Kentucky Considers Changes To Drug Courts For Heroin Addicts

WASHINGTON -- The Kentucky court system is reconsidering how its drug courts treat defendants thanks to a new federal policy that is pushing them to offer medications to opiate addicts.

The state currently bars medication-assisted treatments for addicts in its drug courts. State judges order defendants off medications like Suboxone and methadone when placing them in their diversion programs.

In early February, Michael Botticelli, the director of the White House’s Office of National Drug Control Policy, said that drug courts that receive federal money can no longer ban defendants from using treatments like Suboxone. The medication can eliminate cravings and, along with methadone, is seen by the medical establishment as the standard of care for opiate addicts.

Although the vast majority of Kentucky’s drug courts do not receive federal funding, a state spokeswoman for the court system said they are currently reviewing their practices. “Kentucky drug court is evaluating the very recent news regarding federal funding and does not have any definitive policy changes to announce at this time,” said Leigh Anne Hiatt, the public information officer for the Administrative Office of the Courts. It's not yet clear how the new regulations will be enforced and how the courts will respond.

A spokesperson for the governor declined to comment on any changes under consideration. Van Ingram, the executive director for the Kentucky Office of Drug Control Policy, also declined to comment.

Glenda Shrum, the program supervisor for the drug court covering Knott and Magoffin Counties, which receives federal funds, said she would be open to allowing medications like Suboxone if that is what the state decides. "I'm not saying it would never happen here,” she said. “Whatever Frankfort sets for us we're going to do. If the state office in Frankfort says we have to use [the medications], then sure."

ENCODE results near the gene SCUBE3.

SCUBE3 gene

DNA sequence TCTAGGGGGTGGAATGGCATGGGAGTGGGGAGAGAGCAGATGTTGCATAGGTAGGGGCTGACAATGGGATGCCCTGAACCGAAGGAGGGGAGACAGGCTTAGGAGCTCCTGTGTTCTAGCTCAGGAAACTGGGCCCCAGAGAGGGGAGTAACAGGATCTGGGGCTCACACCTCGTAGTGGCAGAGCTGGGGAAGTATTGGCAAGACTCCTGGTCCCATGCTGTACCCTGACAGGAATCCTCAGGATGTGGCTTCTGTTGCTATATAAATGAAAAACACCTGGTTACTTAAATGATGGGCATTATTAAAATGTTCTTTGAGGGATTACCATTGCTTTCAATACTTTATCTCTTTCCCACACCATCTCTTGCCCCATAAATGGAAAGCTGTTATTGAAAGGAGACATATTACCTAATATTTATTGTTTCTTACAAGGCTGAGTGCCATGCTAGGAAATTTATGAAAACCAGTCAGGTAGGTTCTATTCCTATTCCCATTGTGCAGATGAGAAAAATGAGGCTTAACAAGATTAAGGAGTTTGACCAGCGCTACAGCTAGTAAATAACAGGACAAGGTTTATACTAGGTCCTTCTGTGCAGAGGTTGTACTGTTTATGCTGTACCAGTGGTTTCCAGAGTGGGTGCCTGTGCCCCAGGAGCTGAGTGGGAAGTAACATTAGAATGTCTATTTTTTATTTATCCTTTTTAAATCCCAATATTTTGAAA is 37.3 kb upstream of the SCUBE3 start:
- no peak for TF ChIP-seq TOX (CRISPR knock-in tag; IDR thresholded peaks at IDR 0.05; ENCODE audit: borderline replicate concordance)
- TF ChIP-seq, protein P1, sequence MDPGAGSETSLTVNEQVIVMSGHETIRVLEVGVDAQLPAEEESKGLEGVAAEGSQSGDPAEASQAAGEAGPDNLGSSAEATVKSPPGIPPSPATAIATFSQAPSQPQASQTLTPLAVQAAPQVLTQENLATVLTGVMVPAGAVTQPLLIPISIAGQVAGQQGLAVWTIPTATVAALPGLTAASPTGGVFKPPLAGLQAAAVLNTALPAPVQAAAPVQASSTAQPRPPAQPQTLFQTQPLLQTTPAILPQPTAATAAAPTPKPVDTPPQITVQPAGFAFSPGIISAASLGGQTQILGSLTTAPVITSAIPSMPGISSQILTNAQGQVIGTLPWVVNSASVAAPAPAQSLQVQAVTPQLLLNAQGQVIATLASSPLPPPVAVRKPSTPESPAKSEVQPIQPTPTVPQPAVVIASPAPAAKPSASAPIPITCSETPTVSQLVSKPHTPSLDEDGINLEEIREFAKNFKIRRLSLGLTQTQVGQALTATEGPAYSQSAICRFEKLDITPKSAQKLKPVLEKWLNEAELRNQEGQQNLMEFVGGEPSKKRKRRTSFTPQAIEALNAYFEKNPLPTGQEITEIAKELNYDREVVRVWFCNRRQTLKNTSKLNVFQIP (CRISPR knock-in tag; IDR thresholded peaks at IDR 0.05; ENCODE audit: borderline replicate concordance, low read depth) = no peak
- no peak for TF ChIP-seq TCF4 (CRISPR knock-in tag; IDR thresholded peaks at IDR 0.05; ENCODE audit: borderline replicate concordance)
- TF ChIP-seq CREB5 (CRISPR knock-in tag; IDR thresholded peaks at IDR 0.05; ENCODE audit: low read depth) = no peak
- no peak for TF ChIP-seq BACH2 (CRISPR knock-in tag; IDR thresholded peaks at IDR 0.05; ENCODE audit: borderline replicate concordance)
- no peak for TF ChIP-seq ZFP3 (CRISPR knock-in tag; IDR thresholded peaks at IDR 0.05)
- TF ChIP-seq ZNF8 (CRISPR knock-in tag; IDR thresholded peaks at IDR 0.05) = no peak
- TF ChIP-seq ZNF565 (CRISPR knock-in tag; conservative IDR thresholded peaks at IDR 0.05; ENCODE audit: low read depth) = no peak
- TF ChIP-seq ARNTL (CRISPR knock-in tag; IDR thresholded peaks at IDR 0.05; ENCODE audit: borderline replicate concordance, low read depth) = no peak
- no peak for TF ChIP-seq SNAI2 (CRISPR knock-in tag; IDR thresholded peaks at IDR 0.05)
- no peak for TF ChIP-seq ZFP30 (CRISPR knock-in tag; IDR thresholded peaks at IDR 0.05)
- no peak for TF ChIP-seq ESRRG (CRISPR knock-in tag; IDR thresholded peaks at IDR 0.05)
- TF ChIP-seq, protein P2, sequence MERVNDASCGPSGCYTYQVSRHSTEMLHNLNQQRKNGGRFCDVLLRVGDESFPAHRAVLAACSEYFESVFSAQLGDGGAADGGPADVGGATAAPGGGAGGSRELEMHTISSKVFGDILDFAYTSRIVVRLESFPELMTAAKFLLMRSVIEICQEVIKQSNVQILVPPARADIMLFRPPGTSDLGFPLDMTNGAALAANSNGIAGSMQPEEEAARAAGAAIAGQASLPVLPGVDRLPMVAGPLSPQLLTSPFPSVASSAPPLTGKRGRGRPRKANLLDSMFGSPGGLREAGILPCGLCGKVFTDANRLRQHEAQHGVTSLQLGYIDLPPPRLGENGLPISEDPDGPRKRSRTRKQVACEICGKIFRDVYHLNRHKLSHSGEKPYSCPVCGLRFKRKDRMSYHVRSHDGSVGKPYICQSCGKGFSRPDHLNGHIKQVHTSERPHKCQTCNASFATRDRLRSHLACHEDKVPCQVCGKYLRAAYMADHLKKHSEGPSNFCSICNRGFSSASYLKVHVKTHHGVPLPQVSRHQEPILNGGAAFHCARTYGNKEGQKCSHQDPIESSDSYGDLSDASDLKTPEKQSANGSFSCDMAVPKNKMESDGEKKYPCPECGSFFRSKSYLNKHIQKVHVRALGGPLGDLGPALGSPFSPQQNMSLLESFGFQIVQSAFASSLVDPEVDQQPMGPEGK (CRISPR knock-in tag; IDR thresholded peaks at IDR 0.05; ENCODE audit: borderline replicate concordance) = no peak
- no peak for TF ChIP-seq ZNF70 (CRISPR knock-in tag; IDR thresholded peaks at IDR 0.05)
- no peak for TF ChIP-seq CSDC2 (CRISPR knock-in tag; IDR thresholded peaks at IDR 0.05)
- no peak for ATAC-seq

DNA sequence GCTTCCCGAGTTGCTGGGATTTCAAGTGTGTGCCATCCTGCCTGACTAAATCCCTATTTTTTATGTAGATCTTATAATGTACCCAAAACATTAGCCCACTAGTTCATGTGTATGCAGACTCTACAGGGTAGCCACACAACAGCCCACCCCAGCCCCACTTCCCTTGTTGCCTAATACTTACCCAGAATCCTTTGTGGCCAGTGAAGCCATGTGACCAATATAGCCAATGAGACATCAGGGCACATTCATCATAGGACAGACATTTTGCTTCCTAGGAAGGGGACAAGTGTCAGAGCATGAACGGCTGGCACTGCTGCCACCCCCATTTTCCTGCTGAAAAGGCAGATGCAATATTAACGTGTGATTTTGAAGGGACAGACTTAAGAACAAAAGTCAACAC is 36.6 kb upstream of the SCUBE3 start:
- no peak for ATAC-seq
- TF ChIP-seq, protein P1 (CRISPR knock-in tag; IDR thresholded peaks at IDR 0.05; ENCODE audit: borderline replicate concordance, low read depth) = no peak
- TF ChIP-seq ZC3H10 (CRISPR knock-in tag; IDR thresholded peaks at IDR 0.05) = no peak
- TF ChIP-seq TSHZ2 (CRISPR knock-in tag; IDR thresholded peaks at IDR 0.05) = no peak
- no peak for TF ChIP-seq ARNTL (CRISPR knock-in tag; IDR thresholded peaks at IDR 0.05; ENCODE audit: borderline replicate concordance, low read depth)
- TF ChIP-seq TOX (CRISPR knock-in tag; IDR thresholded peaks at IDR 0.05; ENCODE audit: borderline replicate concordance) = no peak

In late January, The Huffington Post published an investigation into how the drug treatment system was failing heroin addicts. It spotlighted Kentucky’s drug courts and their failure to embrace medical treatment options for opiate addicts. (Watch the video above for more.)

"As The Huffington Post article pointed out, we have highly effective medications, when combined with other behavioral supports, that are the standard of care for the treatment of opiate addiction. And for a long time and what continues to this day is a lack of -- a tremendous amount of misunderstanding about these drugs and particularly within our criminal justice system,” Botticelli said on the call announcing the new policy.

Douglas Marlowe, the chief of science, policy and law with the National Association of Drug Court Professionals, agreed with the new federal changes. “We recognize and value the use and requirements as a condition of funding,” he told HuffPost.

Marlowe said a majority of drug courts in the U.S. have included medications as part of their treatment options. His association conducted a survey a year and a half ago and found that 56 percent of drug courts utilize Suboxone or other medicines. Another 25 percent said they would offer the medications if they were available in their community or they could afford it.



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